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A year of M5S Virginia Raggi as Rome mayor: the change is yet to be seen as the city sinks into neglect

by Manuela Perrone

The city remains dirty. Local public transport is experiencing delays, continuous breakdowns and service failures. The city administration has had to change three councilors in seven months. Raffaele Marra, the former right hand man of Rome Mayor Virginia Raggi, has been arrested for corruption dating back to 2013.

“We will work to introduce a new alphabet and words such as merit, transparency, legality and solidarity after years of darkness and abandonment,” said Raggi on July 7 last year as the new mayor from the anti-establishment 5-Star Movement (M5S) took office. A year later the capital is flailing. And many promises have come to nothing.

The first glitch for the M5S were the nominations. Raggi changed three councilors in seven months, after fierce controversy. These included the head of the cabinet, a magistrate noted for her anti-corruption efforts, who lasted only 60 days and is yet to be replaced. The people most faithful to the mayor were massacred. In December, her right hand man, the former deputy head of cabinet Raffaele Marra, then moved to head of personnel (the council has 23,000 employees), was arrested for corruption dating back to 2013.

Her former chief secretary Salvatore Romeo is being investigated, along with her, regarding his own nomination: he was promoted with a tripling in his salary. Raggi is also investigated for the nomination of Marra’s brother at the helm of the municipal police. Soon we will know if she is facing indictment. It is long since the M5S were calling for the resignation of indicted politicians: the new ethical code foresees obligatory resignation only in the case of first level conviction. Until then, Raggi is not to be touched. She has in fact been put “under administration” by the leaders of the movement Beppe Grillo and Davide Casaleggio, who now choose councillors and managers.

It is those two who obligate choices also on big works. In September, Raggi’s council maintained one of the promises of its electoral campaign: the no to Rome’s candidacy for the Olympics in 2024, defined as the “brick Olympics”. In February, after a lot of perplexity among the M5S base, it instead reached an agreement with the AS Roma soccer team for the construction of a new stadium in the southern periphery: an investment of almost €1 billion, with €120 million of public works for the private sector.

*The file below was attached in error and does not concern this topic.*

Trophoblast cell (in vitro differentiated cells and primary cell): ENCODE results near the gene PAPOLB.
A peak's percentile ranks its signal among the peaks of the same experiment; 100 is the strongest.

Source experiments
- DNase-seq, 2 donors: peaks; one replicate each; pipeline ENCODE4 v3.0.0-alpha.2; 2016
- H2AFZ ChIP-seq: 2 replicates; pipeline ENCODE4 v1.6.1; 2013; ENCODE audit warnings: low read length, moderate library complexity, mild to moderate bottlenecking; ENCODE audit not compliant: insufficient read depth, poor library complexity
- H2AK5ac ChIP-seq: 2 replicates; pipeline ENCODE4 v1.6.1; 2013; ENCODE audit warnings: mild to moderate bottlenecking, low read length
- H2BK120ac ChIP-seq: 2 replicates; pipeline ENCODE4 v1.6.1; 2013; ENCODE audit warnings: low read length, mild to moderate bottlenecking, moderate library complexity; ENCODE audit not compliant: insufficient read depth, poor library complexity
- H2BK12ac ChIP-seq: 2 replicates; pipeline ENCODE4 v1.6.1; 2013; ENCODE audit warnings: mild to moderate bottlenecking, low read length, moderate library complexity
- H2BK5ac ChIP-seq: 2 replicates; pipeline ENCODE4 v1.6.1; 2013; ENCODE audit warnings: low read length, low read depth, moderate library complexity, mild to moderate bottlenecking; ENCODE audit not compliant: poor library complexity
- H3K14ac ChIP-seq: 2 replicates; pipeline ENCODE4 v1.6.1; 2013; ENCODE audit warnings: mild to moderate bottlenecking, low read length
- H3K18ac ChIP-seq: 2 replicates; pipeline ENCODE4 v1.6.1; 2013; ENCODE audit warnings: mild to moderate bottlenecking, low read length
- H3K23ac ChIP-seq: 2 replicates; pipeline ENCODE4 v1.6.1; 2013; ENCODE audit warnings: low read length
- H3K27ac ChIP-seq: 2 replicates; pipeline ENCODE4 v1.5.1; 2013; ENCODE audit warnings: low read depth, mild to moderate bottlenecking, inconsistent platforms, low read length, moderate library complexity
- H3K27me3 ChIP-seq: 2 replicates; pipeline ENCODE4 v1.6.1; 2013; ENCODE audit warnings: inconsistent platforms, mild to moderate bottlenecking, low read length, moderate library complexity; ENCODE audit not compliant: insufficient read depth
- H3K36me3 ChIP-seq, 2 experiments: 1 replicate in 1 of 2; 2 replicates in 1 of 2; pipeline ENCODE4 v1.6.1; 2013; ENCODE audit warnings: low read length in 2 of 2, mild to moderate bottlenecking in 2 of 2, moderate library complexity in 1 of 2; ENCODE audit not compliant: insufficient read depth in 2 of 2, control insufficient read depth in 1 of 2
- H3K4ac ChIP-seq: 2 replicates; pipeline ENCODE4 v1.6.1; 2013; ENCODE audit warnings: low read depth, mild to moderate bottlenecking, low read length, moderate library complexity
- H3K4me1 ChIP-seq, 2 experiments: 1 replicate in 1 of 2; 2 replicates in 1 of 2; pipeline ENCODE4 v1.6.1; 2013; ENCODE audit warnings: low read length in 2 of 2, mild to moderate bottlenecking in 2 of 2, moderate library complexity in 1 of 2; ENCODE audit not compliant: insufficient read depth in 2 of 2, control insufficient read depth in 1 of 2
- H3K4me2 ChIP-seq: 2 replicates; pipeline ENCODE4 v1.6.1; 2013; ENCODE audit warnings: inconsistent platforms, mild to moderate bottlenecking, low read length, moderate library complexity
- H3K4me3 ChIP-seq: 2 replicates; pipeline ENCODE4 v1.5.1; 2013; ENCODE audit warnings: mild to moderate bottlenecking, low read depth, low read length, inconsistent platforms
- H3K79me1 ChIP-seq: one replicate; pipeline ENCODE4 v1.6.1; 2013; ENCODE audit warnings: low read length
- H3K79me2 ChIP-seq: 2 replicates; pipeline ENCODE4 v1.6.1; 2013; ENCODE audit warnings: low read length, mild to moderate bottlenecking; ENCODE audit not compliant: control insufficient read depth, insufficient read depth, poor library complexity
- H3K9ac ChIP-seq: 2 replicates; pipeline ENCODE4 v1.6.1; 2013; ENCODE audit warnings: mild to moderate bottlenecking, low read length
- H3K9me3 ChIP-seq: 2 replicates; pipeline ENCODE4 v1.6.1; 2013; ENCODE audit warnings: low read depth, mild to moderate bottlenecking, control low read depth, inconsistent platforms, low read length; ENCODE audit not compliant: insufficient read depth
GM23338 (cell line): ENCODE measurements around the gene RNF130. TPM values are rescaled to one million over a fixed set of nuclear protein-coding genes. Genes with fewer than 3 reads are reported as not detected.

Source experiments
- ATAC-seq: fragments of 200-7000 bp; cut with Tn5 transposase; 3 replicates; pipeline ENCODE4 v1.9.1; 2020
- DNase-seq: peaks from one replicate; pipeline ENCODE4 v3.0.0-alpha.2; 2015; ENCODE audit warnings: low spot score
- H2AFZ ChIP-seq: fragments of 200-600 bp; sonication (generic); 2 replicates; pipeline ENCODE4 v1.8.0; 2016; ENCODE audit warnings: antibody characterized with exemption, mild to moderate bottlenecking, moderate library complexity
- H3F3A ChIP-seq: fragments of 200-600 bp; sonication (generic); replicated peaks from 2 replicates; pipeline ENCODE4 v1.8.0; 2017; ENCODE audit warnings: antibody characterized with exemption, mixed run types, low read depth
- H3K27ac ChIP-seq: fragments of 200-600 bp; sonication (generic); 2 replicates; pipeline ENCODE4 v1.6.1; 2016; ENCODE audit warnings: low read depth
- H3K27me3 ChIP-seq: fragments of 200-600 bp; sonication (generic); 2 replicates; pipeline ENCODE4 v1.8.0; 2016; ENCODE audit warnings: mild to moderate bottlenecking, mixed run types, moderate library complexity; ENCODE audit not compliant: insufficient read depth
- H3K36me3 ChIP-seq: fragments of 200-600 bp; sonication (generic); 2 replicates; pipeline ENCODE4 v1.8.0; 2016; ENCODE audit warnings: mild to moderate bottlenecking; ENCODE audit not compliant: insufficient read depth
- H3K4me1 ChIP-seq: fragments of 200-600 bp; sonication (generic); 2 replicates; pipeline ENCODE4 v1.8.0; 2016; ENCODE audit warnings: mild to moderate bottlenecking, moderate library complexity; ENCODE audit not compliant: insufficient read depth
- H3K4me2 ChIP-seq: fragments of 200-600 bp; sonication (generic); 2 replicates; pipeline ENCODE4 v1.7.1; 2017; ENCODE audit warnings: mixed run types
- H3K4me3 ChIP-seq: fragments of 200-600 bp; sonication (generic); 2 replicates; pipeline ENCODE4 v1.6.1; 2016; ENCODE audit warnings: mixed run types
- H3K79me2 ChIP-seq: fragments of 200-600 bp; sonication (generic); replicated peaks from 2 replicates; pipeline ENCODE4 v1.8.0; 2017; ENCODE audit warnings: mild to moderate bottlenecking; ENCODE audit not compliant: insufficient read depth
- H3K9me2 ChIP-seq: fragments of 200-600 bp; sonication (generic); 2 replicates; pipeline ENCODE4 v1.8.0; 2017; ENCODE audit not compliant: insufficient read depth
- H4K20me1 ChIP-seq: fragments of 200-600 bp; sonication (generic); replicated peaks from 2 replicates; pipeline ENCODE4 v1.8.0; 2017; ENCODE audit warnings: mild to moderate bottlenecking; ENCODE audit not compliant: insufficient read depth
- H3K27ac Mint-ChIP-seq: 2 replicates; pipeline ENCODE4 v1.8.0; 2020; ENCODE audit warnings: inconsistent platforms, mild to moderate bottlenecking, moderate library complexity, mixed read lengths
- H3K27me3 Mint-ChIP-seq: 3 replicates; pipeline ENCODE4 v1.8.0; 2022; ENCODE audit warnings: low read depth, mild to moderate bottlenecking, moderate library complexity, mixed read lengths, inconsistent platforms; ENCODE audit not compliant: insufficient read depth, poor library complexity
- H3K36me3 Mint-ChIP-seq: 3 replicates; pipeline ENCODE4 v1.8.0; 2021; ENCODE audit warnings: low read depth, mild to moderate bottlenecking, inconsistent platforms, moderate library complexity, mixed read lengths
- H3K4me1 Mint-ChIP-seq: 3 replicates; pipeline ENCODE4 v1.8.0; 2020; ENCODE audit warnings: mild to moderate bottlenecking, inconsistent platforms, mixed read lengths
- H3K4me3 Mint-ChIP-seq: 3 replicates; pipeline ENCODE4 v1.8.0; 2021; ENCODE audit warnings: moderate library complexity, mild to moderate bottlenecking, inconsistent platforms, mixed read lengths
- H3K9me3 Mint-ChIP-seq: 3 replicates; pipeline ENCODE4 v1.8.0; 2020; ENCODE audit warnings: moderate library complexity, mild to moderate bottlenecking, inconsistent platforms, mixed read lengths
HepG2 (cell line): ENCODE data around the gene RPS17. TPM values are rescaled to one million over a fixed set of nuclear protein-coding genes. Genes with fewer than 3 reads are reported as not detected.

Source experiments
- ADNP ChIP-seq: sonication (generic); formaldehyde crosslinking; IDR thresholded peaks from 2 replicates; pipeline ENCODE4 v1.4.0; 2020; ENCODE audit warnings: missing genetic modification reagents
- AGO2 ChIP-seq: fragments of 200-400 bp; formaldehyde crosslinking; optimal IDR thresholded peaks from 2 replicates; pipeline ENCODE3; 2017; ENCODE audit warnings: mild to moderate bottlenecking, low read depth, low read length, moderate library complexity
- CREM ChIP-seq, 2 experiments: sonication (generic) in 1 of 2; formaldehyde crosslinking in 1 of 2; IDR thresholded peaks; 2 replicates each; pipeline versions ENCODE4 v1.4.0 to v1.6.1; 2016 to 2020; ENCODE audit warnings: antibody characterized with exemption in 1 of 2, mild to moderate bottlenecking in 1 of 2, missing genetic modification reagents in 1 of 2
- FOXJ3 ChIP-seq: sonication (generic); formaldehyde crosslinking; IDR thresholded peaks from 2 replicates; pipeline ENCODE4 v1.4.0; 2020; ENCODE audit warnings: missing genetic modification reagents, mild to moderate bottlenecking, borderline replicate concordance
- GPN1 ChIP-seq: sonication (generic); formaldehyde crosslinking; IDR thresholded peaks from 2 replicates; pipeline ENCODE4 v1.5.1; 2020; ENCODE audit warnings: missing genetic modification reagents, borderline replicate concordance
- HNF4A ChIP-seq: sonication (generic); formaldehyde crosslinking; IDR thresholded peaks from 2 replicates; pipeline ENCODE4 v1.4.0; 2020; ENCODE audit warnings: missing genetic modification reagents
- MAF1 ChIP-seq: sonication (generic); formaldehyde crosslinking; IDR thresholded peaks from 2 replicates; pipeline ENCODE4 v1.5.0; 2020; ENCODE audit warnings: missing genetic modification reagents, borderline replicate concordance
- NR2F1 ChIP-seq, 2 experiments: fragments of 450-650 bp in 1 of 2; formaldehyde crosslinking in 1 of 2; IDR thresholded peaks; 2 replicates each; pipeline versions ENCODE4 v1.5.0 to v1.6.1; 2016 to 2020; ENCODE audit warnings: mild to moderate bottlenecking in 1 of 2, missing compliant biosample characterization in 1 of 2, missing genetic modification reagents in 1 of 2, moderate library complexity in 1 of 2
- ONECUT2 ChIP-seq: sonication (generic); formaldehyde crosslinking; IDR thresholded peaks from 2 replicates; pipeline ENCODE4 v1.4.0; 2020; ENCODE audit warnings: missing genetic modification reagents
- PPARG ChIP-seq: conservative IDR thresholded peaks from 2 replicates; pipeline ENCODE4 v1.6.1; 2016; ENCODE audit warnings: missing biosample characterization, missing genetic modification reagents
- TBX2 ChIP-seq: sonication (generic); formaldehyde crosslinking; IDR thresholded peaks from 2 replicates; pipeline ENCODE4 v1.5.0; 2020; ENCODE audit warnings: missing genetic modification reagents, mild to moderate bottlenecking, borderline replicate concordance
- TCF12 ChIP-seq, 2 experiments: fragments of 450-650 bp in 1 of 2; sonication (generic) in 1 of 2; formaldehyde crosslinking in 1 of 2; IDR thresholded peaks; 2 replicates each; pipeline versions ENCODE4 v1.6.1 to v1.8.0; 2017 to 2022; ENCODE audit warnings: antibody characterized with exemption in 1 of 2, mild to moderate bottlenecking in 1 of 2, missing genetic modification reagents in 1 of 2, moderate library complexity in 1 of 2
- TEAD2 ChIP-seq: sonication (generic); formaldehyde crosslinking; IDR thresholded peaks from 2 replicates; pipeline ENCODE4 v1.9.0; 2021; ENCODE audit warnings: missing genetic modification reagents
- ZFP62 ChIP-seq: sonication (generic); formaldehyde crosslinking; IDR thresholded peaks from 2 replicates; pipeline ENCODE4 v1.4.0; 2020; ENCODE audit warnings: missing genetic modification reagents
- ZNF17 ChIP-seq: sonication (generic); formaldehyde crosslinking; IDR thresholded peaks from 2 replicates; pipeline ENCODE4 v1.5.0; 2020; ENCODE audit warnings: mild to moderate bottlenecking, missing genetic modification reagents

But it is above all on services for citizens and urban decorum that the M5S administration has proven itself most disappointing. The New York Times entitled its last editorial on the Italian capital “The Filthy Metaphor of Rome”. Rome was and remains dirty. The garbage plan is betting on an increase in waste sorting from the current 43% to 70% by 2021. But the M5S’s opposition to incinerators and dumps makes it practically impossible to manage the cycle of rubbish produced: 2,600 tons of unsorted waste per day, which reaches 3,300 tons in the case of emergencies or malfunctioning of the few run-down mechanical biological treatment plants – forcing dependency on private companies and the transport of waste abroad. AMA, the council’s waste management company, has €385 million in debt and 1,900 employees unfit for work out of 8,000 employees.

The real “sick man” of the council’s companies is however ATAC, which manages local transport: 11,600 employees (one for every 122 inhabitants), plagued through the years by cronyism and crime and travellers that do not pay for their tickets (ticket dodging costs €80 million a year) and by a record debt of €1.3 billion. About 40% of the buses need scrapping and 30% need rejuvenating. The result? Constant breakdowns, delays, and poor service.
It is logical that citizens are disappointed. According to surveys, four voters out of 10 would not vote for the mayor again and 70% of Romans do not rate her work. In the rankings of the popularity of mayors drawn up every year by Ipr Marketing for Il Sole 24 Ore-ItalyEurope24, Raggi came in last.

Meanwhile her colleague from the M5S Chiara Appendino, Mayor of Turin, came in first.

The complexity and size of Rome, the legacy of the Mafia Capital scandal and the bad management in the past, used too often as excuses, are not enough to explain the gap between the two. Neither is the council budget approved for the first time within the legal time limit, when nothing was done on Rome’s monster €12 billion debt. Raggi’s closeness to the taxi lobbies and itinerant sellers has not helped her. A Rome invaded by street stalls, with roads full of holes and worsening degradation, clashes increasingly with the great beauty of its fountains and monuments.

The gust of new air that 67% of Roman citizens expected to obtain from the M5S has proved to be an extremely light draft.